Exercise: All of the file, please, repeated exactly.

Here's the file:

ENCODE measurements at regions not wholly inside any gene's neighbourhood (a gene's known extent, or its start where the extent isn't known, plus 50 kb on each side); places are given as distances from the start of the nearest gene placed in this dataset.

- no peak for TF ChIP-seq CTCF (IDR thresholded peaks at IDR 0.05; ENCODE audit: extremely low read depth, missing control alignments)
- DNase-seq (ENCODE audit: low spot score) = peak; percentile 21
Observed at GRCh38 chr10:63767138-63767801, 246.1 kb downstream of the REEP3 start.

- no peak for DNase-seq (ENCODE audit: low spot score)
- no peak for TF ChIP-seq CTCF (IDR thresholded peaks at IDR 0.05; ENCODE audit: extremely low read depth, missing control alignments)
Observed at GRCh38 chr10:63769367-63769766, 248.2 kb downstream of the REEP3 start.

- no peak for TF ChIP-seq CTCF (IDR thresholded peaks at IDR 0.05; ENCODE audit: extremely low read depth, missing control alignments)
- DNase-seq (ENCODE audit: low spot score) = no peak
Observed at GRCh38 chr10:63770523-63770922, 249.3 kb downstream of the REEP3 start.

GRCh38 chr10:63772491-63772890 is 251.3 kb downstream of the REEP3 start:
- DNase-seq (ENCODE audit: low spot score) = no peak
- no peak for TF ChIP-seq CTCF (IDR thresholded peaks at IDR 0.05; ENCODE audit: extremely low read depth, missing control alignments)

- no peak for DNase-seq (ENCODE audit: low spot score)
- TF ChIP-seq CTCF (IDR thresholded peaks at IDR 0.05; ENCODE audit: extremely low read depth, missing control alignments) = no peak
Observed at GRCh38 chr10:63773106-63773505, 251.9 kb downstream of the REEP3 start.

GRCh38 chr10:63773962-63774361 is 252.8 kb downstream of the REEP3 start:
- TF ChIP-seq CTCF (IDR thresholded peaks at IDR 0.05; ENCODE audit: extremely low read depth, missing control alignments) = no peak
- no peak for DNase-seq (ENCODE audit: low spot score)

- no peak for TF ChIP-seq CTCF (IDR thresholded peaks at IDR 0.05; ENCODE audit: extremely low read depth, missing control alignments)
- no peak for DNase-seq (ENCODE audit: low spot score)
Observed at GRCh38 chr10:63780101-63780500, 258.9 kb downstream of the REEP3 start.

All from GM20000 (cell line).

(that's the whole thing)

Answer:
ENCODE measurements at regions not wholly inside any gene's neighbourhood (a gene's known extent, or its start where the extent isn't known, plus 50 kb on each side); places are given as distances from the start of the nearest gene placed in this dataset.

- no peak for TF ChIP-seq CTCF (IDR thresholded peaks at IDR 0.05; ENCODE audit: extremely low read depth, missing control alignments)
- DNase-seq (ENCODE audit: low spot score) = peak; percentile 21
Observed at GRCh38 chr10:63767138-63767801, 246.1 kb downstream of the REEP3 start.

- no peak for DNase-seq (ENCODE audit: low spot score)
- no peak for TF ChIP-seq CTCF (IDR thresholded peaks at IDR 0.05; ENCODE audit: extremely low read depth, missing control alignments)
Observed at GRCh38 chr10:63769367-63769766, 248.2 kb downstream of the REEP3 start.

- no peak for TF ChIP-seq CTCF (IDR thresholded peaks at IDR 0.05; ENCODE audit: extremely low read depth, missing control alignments)
- DNase-seq (ENCODE audit: low spot score) = no peak
Observed at GRCh38 chr10:63770523-63770922, 249.3 kb downstream of the REEP3 start.

GRCh38 chr10:63772491-63772890 is 251.3 kb downstream of the REEP3 start:
- DNase-seq (ENCODE audit: low spot score) = no peak
- no peak for TF ChIP-seq CTCF (IDR thresholded peaks at IDR 0.05; ENCODE audit: extremely low read depth, missing control alignments)

- no peak for DNase-seq (ENCODE audit: low spot score)
- TF ChIP-seq CTCF (IDR thresholded peaks at IDR 0.05; ENCODE audit: extremely low read depth, missing control alignments) = no peak
Observed at GRCh38 chr10:63773106-63773505, 251.9 kb downstream of the REEP3 start.

GRCh38 chr10:63773962-63774361 is 252.8 kb downstream of the REEP3 start:
- TF ChIP-seq CTCF (IDR thresholded peaks at IDR 0.05; ENCODE audit: extremely low read depth, missing control alignments) = no peak
- no peak for DNase-seq (ENCODE audit: low spot score)

- no peak for TF ChIP-seq CTCF (IDR thresholded peaks at IDR 0.05; ENCODE audit: extremely low read depth, missing control alignments)
- no peak for DNase-seq (ENCODE audit: low spot score)
Observed at GRCh38 chr10:63780101-63780500, 258.9 kb downstream of the REEP3 start.

All from GM20000 (cell line).